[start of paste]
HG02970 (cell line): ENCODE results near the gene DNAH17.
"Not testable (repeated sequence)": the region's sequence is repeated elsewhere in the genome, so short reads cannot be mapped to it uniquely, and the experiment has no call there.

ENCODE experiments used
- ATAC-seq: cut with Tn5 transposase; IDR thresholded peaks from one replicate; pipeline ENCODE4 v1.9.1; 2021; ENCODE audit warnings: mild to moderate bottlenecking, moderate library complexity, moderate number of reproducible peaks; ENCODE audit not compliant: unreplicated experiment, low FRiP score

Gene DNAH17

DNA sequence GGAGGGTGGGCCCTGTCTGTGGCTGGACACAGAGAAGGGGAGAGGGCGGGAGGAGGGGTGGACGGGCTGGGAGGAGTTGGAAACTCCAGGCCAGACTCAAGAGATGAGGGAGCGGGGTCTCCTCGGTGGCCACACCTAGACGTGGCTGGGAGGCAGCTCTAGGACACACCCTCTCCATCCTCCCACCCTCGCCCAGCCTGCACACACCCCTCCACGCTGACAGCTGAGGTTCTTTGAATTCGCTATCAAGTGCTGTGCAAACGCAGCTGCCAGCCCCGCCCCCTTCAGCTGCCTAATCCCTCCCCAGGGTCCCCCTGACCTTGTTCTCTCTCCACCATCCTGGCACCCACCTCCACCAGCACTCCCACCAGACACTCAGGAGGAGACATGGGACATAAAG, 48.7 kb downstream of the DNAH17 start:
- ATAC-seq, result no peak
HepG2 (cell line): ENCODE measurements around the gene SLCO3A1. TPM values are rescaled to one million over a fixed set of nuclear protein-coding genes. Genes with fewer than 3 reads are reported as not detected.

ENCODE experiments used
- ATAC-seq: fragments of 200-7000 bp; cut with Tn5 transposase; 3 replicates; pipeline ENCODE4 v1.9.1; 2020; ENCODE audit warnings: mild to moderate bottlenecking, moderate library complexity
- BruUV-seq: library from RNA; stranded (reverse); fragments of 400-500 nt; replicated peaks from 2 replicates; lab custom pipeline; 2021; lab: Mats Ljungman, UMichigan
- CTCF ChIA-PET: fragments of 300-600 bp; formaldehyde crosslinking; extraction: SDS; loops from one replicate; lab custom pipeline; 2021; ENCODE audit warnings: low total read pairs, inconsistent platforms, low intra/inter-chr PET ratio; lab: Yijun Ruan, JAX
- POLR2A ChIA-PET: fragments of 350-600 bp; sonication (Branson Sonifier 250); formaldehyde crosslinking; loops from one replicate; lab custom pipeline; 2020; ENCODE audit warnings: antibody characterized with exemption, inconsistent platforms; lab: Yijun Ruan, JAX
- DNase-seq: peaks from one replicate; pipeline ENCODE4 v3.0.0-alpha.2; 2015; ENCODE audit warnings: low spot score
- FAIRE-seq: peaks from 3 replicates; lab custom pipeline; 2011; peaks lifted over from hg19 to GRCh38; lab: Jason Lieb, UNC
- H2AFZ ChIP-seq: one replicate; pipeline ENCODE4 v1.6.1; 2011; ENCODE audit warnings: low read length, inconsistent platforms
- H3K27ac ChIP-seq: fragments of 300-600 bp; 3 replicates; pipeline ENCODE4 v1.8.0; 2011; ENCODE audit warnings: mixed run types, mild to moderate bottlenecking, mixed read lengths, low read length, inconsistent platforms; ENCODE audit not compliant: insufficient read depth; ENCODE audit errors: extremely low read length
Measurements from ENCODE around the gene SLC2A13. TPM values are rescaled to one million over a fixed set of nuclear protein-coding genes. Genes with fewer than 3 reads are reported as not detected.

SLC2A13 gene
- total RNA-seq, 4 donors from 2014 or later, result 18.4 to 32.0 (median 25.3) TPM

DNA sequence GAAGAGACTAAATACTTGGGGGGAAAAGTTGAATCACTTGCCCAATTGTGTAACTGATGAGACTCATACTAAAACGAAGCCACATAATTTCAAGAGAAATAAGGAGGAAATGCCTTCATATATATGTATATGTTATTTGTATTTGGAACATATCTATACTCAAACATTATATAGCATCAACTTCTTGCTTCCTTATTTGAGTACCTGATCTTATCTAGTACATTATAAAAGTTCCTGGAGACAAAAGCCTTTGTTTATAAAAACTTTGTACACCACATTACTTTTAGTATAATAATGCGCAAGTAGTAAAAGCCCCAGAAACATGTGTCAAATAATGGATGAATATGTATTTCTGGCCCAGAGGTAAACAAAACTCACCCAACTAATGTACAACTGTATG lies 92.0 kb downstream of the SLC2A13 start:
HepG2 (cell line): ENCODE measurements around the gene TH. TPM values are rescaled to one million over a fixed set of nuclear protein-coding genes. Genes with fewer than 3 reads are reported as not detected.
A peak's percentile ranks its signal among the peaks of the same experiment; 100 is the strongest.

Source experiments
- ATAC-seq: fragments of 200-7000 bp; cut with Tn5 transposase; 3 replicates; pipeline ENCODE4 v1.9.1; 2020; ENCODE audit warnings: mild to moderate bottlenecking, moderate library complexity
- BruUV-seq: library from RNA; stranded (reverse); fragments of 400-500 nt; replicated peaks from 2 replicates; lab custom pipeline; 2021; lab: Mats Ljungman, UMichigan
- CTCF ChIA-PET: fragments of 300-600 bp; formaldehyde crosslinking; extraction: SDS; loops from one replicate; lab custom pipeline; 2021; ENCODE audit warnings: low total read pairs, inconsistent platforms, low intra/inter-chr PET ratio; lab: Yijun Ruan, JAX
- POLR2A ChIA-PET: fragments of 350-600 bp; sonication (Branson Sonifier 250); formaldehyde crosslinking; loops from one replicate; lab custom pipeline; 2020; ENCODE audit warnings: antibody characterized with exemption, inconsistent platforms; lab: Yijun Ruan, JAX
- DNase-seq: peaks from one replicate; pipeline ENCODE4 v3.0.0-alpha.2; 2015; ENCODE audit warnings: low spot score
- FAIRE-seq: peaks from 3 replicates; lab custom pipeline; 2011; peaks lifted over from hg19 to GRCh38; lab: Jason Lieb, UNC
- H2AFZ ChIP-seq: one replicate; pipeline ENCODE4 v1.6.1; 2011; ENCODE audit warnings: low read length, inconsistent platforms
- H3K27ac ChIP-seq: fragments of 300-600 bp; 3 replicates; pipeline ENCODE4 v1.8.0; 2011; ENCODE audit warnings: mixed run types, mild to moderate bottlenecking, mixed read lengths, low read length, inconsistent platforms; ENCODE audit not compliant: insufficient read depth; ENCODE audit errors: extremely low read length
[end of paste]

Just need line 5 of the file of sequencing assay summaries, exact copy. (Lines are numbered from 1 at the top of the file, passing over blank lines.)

Gene DNAH17